With Drew Brees's new deal set in stone we'll wait to see how Matt Ryan and Joe Flacco get paid when their rookie deals are up. (Photo by Kevin C. Cox/Getty Images)
Drew Brees inked his mega contract. What does this mean for Matt Ryan?
The common misconception is that every contract around the NFL works in isolation. The truth is that when a player signs a landmark contract the rest of the league takes notice, and agents immediately start looking ahead to work out where their clients fit in. Had Larry Fitzgerald never inked a contract set to pay him $16 million per year, then Vincent Jackson never would have gotten $11 million per from the Buccaneers. Nobody is saying Jackson is as good as Fitz, but it shows that even lesser players benefit from those above them getting mammoth deals.
When the New Orleans Saints signed Drew Brees to a record 5 year, $100 million contract it set a new standard for NFL players, and D. Orlando Ledbetter of the AJC took his own look at what this deal could mean for the Falcons' Matt Ryan. We're still two years away from Ryan's deal being up, but as Ledbetter says the Falcons have made a habit lately of getting deals done a year away from completion, meaning that next summer should be the time to re-up Matt Ryan.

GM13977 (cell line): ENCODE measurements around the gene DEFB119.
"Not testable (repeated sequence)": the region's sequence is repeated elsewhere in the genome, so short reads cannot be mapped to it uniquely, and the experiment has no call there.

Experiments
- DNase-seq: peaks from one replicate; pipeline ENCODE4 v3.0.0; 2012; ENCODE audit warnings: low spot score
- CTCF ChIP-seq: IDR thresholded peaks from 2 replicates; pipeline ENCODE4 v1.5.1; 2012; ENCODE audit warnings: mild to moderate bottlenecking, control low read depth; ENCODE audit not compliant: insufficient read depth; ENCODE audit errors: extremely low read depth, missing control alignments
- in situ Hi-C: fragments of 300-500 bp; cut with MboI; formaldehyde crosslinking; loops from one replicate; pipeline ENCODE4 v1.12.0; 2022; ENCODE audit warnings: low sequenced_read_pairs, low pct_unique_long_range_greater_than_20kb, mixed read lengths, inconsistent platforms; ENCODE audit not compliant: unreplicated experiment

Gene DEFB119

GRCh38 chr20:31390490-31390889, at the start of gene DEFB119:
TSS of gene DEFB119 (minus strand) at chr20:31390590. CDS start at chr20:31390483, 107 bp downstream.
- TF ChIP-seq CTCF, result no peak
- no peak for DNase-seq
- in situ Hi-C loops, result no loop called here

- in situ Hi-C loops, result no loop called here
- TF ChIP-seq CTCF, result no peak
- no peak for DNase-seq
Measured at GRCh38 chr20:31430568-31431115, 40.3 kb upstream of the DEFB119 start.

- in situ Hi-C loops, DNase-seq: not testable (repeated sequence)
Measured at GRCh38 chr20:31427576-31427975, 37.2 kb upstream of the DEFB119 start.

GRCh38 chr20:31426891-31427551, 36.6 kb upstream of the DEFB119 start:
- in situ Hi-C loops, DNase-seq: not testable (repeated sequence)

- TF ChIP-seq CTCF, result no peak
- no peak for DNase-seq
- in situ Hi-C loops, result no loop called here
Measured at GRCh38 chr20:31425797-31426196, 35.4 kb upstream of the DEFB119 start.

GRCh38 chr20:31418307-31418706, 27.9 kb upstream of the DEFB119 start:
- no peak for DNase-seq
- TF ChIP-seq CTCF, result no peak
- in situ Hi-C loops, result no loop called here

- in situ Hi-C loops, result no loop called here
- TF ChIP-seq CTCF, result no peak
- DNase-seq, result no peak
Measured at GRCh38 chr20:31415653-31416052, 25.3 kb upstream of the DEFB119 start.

Coming off a 6 year, $72 million deal he signed as a rookie there's no way $12 million per season will be enough to get a second contract done. Based on what Brees received, and Aaron Rodgers is going to get, it's likely Ryan will command something in the $14-15 million range, at least. It's hard to really nail down what will happen to the QB market. Yes, Brees got a huge payday-- but he's also an aging QB. The $20 million per mark will easily be eclipsed by Aaron Rodgers, and next year Ryan will still only be 28 years old. Putting him easily in a position where he could see another two contracts if he remains injury free.
At this point $14-15 million may be too conservative for a QB who has led he team to a 43-19 record since entering the NFL. It will be fascinating to see how teams reconcile the rising prices of their quarterbacks, with an expanding salary cap due to new TV deals. Players like Ryan and Rodgers will be the beneficiaries, but time will tell who the first team will be who turns down a franchise player because the cost is getting prohibitive. If inflation continues we're not far off from $25 and $30 million deals in the near future.